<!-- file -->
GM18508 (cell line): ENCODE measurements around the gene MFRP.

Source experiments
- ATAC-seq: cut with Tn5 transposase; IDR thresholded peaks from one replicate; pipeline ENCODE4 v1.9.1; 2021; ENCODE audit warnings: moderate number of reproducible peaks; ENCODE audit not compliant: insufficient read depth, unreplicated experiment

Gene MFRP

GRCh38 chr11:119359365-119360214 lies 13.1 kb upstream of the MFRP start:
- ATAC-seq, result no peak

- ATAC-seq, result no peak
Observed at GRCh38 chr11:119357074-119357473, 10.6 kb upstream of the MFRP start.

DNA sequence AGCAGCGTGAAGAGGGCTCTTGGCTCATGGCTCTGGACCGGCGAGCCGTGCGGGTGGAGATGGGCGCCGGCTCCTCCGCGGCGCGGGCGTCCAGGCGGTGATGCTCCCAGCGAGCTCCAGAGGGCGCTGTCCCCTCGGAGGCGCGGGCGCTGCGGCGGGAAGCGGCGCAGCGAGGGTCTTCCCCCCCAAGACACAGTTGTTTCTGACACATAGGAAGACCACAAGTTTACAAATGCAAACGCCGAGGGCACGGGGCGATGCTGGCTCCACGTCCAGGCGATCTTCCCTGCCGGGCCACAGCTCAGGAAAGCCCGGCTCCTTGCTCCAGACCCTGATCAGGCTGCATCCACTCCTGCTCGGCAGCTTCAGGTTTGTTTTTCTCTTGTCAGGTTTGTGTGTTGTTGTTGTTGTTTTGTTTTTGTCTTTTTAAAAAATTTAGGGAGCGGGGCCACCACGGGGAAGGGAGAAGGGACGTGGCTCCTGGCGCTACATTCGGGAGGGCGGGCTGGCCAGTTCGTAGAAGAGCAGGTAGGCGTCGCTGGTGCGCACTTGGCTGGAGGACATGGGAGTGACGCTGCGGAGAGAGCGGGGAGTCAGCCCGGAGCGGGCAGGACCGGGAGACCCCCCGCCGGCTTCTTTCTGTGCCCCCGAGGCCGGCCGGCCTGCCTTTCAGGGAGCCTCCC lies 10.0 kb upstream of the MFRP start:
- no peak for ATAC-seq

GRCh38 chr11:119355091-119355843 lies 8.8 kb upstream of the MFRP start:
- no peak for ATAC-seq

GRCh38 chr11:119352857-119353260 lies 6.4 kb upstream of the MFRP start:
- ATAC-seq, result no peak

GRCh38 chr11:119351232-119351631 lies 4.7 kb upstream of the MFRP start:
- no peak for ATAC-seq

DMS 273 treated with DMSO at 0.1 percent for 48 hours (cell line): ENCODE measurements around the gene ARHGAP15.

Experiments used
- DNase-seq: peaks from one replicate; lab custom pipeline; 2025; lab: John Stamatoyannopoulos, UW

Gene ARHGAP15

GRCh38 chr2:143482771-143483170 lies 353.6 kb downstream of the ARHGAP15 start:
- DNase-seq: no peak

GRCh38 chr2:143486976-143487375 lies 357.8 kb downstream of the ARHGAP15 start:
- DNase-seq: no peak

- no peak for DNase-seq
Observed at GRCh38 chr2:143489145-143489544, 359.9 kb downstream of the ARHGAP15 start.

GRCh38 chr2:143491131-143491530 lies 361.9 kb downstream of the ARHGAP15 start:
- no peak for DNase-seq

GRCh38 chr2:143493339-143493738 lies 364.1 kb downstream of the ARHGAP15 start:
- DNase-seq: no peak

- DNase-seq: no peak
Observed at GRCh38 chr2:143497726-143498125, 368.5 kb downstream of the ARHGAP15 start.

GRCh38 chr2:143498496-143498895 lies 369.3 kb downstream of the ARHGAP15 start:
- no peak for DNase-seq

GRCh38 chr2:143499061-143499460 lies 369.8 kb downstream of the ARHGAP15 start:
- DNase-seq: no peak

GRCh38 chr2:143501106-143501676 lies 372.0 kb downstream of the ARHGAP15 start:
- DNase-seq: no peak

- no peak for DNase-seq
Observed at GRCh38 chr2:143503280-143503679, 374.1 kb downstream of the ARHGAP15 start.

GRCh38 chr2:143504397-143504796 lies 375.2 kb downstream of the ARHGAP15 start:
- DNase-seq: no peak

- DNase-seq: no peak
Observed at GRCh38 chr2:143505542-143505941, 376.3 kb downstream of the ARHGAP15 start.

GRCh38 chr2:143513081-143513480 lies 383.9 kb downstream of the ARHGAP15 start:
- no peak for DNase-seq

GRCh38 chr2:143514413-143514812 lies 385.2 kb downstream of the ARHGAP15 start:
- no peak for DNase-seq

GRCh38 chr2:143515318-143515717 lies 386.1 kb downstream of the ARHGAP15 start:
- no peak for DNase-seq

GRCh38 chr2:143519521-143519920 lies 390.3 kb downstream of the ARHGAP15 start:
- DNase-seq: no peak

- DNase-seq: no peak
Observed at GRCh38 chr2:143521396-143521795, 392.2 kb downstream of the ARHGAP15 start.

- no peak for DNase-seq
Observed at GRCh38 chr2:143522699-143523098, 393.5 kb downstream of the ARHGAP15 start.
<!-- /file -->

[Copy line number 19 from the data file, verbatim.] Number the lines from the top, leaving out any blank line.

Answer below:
- DNase-seq: peaks from one replicate; lab custom pipeline; 2025; lab: John Stamatoyannopoulos, UW